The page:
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Because of the cost and complexity of reverse mortgages, the Department of Housing and Urban Development requires that you obtain counseling from a government-approved agency. You can find a counselor in your area by calling 800-569-4287 or visiting www.hud.gov/counseling.
Even seniors who are happy with their reverse mortgages say the application process is a lot more complicated than the ads let on. David Bishop, 69, of Mystic, Conn., says his application was rejected by three banks after their appraisers found minor problems with his waterfront property. The third bank referred Bishop to a reverse-mortgage specialist, who helped him qualify. Bishop plans to downsize to a smaller home eventually, but the line of credit he received from his reverse mortgage will allow him to stay in his current home a few more years. "I'm glad I'm not a frail senior in my seventies or eighties, as this experience would have probably given me a heart attack," he says.
To hear some insurance agents tell it, everyone older than 55 should have long-term-care insurance. The argument they make is compelling: The median cost for a private room in a nursing home is more than $81,000 a year. Medicare doesn't cover most nursing-home care, and Medicaid won't kick in until you've exhausted most of your assets.
A comprehensive long-term-care policy is the best defense against the cost of a catastrophic illness and will preserve assets you want to leave to your children. But you won't enjoy those benefits if you can't afford the premiums. The average annual long-term-care insurance premium for a 60-year-old couple in good health is $3,335 for $340,000 in coverage, according to the American Association for Long-Term Care Insurance. What your agent may not tell you:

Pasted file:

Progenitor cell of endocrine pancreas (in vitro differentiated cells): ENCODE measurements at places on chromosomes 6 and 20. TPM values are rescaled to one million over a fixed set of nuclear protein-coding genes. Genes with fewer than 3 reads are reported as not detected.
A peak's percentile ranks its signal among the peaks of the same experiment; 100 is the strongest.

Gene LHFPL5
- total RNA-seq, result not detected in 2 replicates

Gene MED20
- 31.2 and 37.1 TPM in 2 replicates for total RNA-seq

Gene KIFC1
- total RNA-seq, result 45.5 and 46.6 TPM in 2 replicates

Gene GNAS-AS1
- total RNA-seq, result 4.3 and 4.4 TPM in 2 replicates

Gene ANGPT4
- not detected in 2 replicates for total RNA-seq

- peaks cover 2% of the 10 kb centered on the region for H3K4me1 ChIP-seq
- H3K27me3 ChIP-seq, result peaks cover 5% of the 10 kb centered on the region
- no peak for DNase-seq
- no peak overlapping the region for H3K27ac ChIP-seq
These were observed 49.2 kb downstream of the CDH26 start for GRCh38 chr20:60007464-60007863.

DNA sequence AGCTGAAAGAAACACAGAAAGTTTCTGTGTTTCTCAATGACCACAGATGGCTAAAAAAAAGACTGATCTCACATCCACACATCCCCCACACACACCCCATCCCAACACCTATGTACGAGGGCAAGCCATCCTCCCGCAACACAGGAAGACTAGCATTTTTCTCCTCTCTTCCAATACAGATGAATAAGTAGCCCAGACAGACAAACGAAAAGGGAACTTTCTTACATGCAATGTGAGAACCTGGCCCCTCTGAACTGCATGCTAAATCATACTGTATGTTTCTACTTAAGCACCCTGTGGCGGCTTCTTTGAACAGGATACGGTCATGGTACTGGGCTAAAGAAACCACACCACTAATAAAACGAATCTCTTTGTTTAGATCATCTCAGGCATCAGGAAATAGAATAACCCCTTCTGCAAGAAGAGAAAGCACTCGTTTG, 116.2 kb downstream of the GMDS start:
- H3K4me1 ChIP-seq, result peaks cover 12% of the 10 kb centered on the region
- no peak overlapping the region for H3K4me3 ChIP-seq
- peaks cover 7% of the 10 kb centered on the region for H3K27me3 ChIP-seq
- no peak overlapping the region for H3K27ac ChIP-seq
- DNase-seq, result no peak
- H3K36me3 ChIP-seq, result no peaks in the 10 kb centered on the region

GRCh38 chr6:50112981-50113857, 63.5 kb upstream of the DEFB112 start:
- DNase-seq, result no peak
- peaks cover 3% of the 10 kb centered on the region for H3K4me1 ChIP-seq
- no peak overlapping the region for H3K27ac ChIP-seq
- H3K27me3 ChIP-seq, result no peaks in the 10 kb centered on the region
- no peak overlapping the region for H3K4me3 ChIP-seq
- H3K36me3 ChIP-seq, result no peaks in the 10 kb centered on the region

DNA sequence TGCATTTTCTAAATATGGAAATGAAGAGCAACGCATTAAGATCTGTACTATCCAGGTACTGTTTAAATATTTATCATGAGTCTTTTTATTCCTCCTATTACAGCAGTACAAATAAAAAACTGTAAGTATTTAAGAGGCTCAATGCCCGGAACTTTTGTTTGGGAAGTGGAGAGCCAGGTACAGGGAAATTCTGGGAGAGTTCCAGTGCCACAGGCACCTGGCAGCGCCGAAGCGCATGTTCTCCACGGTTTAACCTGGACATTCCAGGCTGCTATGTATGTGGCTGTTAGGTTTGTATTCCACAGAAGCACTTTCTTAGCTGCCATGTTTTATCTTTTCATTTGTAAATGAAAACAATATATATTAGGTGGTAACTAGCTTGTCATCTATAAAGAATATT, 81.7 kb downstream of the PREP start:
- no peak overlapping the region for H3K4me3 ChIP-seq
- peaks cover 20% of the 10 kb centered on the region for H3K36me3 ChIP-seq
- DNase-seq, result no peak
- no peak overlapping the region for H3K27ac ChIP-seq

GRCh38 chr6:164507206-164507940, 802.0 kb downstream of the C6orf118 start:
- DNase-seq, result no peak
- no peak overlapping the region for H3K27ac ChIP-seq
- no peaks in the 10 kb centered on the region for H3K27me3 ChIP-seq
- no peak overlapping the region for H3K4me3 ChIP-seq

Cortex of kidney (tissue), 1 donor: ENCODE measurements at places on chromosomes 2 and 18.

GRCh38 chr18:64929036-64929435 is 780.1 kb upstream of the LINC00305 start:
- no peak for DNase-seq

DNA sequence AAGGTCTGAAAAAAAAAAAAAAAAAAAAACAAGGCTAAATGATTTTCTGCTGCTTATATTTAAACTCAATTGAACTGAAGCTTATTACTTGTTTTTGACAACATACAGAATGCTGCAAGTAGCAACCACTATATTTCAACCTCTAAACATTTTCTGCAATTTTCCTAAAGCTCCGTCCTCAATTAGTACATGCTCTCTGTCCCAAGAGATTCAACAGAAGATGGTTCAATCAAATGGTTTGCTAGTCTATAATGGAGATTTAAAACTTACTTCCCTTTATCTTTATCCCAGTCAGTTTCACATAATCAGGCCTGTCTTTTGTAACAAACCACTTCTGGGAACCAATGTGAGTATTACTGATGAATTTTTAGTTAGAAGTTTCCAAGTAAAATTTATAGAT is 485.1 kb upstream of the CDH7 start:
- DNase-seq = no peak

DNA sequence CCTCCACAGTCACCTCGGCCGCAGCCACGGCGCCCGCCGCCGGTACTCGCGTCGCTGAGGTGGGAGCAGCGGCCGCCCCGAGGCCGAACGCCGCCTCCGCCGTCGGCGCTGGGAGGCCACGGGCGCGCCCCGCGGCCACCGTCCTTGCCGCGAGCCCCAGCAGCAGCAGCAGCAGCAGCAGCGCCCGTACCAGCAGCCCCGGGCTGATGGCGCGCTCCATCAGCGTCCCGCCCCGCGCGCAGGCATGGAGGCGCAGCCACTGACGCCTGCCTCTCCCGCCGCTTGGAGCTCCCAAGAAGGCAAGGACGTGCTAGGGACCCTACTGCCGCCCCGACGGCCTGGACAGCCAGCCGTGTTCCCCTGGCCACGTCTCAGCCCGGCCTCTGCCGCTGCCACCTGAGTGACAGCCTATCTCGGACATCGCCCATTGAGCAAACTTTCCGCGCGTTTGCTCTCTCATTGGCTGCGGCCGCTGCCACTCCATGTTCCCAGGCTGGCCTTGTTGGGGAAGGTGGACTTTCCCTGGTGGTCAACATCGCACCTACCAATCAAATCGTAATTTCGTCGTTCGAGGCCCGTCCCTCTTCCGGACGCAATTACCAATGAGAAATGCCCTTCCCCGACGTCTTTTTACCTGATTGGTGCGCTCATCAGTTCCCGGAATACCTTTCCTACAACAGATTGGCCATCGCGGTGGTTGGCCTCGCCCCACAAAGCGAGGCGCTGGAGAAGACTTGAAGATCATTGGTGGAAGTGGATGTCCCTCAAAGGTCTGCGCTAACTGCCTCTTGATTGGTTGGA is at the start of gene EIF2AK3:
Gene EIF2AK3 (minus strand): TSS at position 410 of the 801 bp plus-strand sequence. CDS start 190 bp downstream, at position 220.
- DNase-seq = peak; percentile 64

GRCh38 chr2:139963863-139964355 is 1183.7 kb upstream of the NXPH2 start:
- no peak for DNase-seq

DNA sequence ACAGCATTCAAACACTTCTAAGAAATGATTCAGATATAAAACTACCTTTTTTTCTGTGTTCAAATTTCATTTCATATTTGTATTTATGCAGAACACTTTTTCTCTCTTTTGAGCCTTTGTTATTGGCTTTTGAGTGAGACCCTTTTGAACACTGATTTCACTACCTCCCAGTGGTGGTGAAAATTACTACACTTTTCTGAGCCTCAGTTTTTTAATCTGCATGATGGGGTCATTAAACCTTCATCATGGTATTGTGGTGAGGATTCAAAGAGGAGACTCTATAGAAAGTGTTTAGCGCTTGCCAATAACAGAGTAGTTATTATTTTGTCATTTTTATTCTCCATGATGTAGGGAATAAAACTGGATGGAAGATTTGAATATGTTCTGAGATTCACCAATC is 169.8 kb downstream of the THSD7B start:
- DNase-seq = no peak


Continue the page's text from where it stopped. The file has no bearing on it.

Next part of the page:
The cost of premiums could jump. Faced with a higher-than-expected number of claims, several major insurers have asked state regulators for permission to increase rates by 40% or more. Additional rate hikes are likely as thousands of baby-boomers who already have policies start filing claims, says Steve Robbins, a certified financial planner in St. Louis.
If a premium hike forces you to let the policy lapse, you'll lose your entire investment. There are ways to avoid that, says Jesse Slome, executive director of the AALTCI. If your policy provides unlimited coverage, you can avoid a rate hike by reducing the coverage to three or four years, which Slome says is sufficient for the majority of seniors. Reducing the annual inflation adjustment from 5% to 3% will also lower your premium.
You may not need long-term care. You're less likely to end up in a nursing home if you're married. Even if you do need long-term care, the cost is likely to be contained: The median stay in a long-term-care facility is 463 days, according to the Centers for Disease Control and Prevention.
If you invested the annual premium for a 60-year-old couple of $3,335 for 25 years and earned a 4% annual rate of return, you'd have about $153,000. If you don't need long-term care, the money can be used for other purposes.
The drawback to self-insurance is that your savings may not be sufficient to cover the cost of a chronic illness. In 2011, 10% of long-term-care insurance claims were for individuals under age 70, according to the AALTCI. Some of those individuals will require nursing-home care for a decade or more.
There's a huge variation in price for the same level of coverage. If you decide to buy long-term-care insurance, make sure you work with an experienced agent who is authorized to sell policies from more than one insurer. Otherwise, "depending on your age, you could pay almost double for basically the exact same coverage," Slome says. (To find an agent, contact the AALTCI at 818-597-3227 or www.aaltci.org.)